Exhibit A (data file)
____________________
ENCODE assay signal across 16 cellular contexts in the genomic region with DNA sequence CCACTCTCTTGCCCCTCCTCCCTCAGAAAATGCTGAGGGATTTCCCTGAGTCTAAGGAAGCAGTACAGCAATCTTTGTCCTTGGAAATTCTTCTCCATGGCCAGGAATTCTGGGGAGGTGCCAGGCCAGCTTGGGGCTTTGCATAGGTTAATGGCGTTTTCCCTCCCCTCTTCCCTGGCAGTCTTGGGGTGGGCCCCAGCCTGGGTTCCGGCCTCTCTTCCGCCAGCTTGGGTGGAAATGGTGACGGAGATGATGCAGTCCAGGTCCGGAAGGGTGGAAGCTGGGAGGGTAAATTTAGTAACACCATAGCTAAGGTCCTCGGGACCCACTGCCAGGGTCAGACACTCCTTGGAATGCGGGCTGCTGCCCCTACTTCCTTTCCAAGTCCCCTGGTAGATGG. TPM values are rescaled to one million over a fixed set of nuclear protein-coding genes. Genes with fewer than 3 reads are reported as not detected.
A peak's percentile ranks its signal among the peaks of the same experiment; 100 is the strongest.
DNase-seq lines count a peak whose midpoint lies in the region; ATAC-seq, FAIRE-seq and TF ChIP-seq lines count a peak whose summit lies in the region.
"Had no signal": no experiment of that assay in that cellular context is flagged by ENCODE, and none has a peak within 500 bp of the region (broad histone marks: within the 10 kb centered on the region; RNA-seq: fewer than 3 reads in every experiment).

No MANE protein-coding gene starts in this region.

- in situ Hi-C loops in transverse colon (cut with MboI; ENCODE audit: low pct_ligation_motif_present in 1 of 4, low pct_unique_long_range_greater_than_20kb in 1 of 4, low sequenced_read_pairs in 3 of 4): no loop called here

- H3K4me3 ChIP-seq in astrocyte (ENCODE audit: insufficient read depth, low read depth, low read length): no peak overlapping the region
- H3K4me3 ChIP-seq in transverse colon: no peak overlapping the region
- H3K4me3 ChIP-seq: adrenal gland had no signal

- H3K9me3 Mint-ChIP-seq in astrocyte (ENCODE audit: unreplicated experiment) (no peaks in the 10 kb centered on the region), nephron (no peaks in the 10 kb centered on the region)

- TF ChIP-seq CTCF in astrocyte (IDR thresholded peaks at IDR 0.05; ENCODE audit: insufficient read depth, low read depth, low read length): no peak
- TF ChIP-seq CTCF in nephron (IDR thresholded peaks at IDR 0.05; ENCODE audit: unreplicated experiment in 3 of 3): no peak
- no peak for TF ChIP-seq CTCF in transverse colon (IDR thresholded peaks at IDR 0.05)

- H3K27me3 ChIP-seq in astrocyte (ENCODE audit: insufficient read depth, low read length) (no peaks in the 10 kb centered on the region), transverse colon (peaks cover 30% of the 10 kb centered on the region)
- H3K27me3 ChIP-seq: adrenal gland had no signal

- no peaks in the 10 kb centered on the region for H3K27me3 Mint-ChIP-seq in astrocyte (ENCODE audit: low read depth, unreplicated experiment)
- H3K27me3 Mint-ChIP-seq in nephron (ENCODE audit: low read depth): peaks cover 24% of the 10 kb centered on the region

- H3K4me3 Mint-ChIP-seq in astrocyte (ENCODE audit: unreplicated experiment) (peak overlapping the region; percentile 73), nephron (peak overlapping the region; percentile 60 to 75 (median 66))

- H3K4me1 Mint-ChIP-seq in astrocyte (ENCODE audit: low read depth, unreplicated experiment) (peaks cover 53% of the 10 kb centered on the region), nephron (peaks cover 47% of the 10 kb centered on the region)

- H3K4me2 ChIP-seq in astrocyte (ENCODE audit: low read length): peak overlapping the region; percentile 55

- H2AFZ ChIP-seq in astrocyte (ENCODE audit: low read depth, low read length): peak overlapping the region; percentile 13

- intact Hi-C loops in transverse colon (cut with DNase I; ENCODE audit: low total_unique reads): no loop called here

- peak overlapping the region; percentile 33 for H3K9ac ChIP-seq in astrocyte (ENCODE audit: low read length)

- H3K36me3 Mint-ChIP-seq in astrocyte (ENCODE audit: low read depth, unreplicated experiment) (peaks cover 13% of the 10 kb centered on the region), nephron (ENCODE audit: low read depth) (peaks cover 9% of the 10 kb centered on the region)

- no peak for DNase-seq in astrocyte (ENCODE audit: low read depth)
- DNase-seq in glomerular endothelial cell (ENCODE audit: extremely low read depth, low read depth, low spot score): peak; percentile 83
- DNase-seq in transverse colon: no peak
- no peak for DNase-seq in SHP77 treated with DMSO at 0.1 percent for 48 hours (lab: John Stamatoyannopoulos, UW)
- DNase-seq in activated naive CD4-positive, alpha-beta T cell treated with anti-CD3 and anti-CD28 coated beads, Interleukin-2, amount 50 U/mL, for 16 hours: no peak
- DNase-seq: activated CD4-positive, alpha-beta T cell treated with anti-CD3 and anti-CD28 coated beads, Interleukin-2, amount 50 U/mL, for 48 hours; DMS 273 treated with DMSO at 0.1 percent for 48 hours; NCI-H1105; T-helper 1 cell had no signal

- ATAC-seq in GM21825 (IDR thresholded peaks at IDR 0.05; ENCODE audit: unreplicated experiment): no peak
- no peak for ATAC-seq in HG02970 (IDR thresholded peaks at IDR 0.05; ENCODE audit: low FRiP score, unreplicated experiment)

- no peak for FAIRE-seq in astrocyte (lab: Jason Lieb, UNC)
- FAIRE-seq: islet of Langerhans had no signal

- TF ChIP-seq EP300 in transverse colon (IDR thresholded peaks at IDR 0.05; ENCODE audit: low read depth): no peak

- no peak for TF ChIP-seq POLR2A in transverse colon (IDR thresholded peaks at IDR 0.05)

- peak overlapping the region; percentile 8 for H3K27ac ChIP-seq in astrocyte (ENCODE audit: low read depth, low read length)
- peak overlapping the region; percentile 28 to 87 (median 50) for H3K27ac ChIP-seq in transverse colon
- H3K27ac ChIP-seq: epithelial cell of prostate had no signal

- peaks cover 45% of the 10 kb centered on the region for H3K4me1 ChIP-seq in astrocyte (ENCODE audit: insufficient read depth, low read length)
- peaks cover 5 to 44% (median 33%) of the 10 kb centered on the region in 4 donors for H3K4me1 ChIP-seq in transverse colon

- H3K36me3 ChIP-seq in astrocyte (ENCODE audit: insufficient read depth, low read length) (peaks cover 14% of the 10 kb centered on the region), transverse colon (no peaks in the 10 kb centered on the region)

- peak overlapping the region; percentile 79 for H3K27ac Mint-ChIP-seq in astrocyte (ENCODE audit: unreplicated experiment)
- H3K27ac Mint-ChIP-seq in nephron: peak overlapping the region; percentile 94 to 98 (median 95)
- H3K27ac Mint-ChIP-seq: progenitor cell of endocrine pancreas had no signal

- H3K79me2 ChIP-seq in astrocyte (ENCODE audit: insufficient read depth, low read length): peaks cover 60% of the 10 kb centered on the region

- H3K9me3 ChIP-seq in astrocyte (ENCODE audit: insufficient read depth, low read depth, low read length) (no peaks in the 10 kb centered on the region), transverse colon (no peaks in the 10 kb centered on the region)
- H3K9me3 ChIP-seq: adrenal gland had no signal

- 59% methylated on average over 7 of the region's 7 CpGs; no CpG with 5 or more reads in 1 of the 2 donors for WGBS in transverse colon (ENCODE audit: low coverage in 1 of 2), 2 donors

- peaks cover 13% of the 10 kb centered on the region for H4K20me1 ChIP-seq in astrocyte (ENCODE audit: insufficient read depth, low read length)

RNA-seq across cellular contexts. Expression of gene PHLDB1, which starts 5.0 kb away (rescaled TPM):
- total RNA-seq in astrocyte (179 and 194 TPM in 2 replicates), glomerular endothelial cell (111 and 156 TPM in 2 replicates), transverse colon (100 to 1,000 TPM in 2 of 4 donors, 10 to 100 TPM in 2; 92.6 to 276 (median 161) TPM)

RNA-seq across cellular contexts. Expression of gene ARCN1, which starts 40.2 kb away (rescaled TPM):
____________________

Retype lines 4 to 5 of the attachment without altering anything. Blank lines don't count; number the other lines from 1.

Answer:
"Had no signal": no experiment of that assay in that cellular context is flagged by ENCODE, and none has a peak within 500 bp of the region (broad histone marks: within the 10 kb centered on the region; RNA-seq: fewer than 3 reads in every experiment).

No MANE protein-coding gene starts in this region.